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Up to 2,000 cancer cases may have been missed because of the pandemic

Figures from National Cancer Control Programme show that only 90% of cases have been detected compared to 2019.


Analysis suggests cancer diagnoses are down because of coronavirus (Rui Vieira/PA)

Analysis suggests cancer diagnoses are down because of coronavirus (Rui Vieira/PA)

Analysis suggests cancer diagnoses are down because of coronavirus (Rui Vieira/PA)

Public health chiefs fear that up to 2,000 cancer diagnoses have been missed this year as a result of the Covid-19 pandemic.

The figures to date show that about 90% of cases have been diagnosed this year compared to 2019.

Professor Risteard O Laoide, national director of the National Cancer Control Programme (NCCP), said the issue is “a significant concern” and its impact may not be known for years.

We want to anyone who has any suspicion or worry about cancer, they can come forward and they will be seenProfessor Risteard O Laoide

The figure of 2,000 missed cases is based on an analysis of a subset of data for breast, lung and prostate cancers detected through its rapid access clinics.

The clinic typically finds 21% of cancer cases in Ireland each year.

Professor O Laoide said: “The figures to date show that we have diagnosed about 90% of cancers compared to last year.

“This is for these three cancers – breast, lung and prostate, who have been referred through these clinics in this manner.

“So, in fact for breast it’s at 100% of last year’s figure, for lung it’s at 96%, and for prostate is at 65%.

“The figures could be increased as the as the year goes on. But if we look at our numbers, there are 371 cases if you like, of lost cancers that we haven’t diagnosed this year compared to last year, in this subset of patients.”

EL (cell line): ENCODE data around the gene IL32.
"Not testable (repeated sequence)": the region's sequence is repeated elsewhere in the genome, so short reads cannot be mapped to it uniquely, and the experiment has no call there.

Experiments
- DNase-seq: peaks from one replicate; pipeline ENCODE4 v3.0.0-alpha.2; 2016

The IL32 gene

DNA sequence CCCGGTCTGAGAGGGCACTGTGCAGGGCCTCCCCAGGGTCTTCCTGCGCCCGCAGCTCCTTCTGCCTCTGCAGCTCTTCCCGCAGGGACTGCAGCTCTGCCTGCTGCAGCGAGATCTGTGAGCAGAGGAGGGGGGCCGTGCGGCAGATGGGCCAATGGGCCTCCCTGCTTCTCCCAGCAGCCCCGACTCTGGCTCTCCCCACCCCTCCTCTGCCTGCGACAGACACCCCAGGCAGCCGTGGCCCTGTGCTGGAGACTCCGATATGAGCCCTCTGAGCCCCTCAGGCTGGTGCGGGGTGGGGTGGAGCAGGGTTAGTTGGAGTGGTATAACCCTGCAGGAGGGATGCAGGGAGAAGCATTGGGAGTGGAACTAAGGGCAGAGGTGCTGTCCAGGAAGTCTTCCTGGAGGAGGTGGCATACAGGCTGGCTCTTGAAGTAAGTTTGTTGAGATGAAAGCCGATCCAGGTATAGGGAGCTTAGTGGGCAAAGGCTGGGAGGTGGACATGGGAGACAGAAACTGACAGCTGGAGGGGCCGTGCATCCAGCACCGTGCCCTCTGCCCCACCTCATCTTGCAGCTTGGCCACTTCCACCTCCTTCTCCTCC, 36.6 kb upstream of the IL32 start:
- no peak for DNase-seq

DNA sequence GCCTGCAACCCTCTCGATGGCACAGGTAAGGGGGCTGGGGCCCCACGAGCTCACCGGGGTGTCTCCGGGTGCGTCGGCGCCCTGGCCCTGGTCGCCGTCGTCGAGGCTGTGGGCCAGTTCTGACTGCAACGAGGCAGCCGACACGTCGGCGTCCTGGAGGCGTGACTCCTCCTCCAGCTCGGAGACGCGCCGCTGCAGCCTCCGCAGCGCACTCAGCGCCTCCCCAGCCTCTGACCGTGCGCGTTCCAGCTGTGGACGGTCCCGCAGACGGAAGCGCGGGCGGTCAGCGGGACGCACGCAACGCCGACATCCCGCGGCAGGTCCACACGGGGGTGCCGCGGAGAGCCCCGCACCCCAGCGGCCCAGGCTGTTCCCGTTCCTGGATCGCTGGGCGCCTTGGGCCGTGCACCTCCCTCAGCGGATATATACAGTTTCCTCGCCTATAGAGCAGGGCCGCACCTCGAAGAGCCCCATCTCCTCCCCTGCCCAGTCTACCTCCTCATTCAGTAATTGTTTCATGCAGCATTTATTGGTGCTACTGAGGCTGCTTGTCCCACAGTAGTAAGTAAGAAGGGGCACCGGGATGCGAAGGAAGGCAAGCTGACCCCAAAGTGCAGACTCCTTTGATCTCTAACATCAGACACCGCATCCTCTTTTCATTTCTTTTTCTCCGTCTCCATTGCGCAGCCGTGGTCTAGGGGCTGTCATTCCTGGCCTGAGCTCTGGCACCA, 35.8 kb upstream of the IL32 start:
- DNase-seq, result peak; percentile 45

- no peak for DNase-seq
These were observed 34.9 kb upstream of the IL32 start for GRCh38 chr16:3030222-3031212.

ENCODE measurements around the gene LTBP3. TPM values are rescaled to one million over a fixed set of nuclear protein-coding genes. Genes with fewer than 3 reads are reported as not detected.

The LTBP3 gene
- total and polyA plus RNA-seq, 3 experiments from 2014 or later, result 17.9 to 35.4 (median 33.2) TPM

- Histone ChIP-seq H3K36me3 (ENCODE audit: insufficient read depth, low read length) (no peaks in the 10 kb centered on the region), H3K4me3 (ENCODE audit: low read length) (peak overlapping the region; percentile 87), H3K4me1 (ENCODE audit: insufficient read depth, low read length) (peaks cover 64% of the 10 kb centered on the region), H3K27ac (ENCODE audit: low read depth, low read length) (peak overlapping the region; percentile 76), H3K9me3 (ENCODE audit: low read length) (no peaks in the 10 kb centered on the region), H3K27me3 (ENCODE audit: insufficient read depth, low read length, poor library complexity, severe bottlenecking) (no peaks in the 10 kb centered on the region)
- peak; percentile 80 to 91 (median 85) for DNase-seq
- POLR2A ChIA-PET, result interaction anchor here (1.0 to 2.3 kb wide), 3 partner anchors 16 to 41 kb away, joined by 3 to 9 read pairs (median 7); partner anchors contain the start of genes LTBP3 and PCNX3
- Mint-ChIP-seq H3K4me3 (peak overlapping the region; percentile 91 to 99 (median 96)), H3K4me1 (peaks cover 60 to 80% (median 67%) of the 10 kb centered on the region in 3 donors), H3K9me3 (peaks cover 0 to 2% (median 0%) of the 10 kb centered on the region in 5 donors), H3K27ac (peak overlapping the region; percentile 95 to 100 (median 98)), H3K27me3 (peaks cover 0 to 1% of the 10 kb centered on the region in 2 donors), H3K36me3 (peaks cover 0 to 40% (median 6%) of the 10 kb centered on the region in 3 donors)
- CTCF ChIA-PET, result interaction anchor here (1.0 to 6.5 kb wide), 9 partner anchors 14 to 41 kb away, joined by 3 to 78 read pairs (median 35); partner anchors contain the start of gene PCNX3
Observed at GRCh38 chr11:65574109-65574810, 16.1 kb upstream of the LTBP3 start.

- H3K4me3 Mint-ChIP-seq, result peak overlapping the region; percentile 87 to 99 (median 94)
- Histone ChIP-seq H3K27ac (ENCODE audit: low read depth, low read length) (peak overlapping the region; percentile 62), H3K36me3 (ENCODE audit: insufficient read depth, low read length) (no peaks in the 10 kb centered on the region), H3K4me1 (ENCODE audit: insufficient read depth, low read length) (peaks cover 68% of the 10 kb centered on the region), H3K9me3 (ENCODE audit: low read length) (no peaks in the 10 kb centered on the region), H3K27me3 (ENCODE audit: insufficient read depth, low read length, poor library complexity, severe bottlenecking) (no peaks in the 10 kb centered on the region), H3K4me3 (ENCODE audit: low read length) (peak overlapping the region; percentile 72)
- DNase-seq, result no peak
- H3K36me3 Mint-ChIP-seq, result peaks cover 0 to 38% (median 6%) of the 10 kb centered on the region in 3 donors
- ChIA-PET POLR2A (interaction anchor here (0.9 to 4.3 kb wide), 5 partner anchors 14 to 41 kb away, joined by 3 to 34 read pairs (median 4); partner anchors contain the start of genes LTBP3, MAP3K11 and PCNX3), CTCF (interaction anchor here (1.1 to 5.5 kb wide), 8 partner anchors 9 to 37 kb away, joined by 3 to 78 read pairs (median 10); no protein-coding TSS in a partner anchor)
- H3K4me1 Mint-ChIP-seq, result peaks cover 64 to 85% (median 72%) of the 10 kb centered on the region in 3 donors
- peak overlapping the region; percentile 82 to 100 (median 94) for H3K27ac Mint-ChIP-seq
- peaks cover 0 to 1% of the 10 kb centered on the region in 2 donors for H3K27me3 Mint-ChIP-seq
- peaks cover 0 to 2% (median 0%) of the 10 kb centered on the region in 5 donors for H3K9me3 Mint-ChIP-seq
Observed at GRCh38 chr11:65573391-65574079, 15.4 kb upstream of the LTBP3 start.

He added: “It’s difficult to extrapolate this to the larger number of cancer patients in Ireland.

“Potentially, it could be up to 2,000 cases of missed cancer, which will presumably appear, we hope, later in the year, as we see more patients.

“We know that there are 25,000 cancers a year diagnosed in Ireland, in non melanoma skin cancer diagnosis. So, we do know that there is a gap there.”

He added: “On the law of averages we should have that number of cancer cases, and we haven’t had it. So they are there somewhere.

“We want anyone who has any suspicion or worry about cancer, they can come forward and they will be seen.”

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Professor O Laoide said that the number of people presenting for cancer screening services dipped during the first lockdown during March and April, but has increased dramatically since.

“What’s happened is that we have been catching up, if you like, over the summer,” he added.

“There are more and more patients being referred so it is our hope that we will catch up with the diagnosis of these patients, but it is a significant concern.”

Professor O Laoide said the impact of the missed cases will not be known for a number of years.

He said: “What is the impact of this, we don’t know for certain, because we will not know really until we get the cancer registry figures in a couple of years’ time because that will tell us the number of cancers diagnosed, and the stage at which the cancers were diagnosed.”

He added: “We won’t know really for until a couple of years time can you have some consistency and in-depth figures in the cancer registry.”

He said there were a number of caveats related to the figures, because the process of referrals to cancer screening services may have changed during lockdown.

For the low number of prostate cases discovered, at 65%, he said there is typically a delay in these diagnoses and the figure may increase as the year goes on.

He also said that delays in diagnosing prostate cancer would have less of an impact than on something like lung cancer, which develops more rapidly.

Research conducted by the HSE suggests that a similar impact on services is being seen in Northern Ireland and the UK.

Professor O Laoide said: “We’re currently looking at our cancer data and we’re comparing it to other jurisdictions, particularly Northern Ireland.

“And we’ve had Professor Mark Lawlor from Queen’s University in Belfast and our initial results suggest that there is a similar impact on cancer services in the north of Ireland and in the United Kingdom as we have had ourselves here.”

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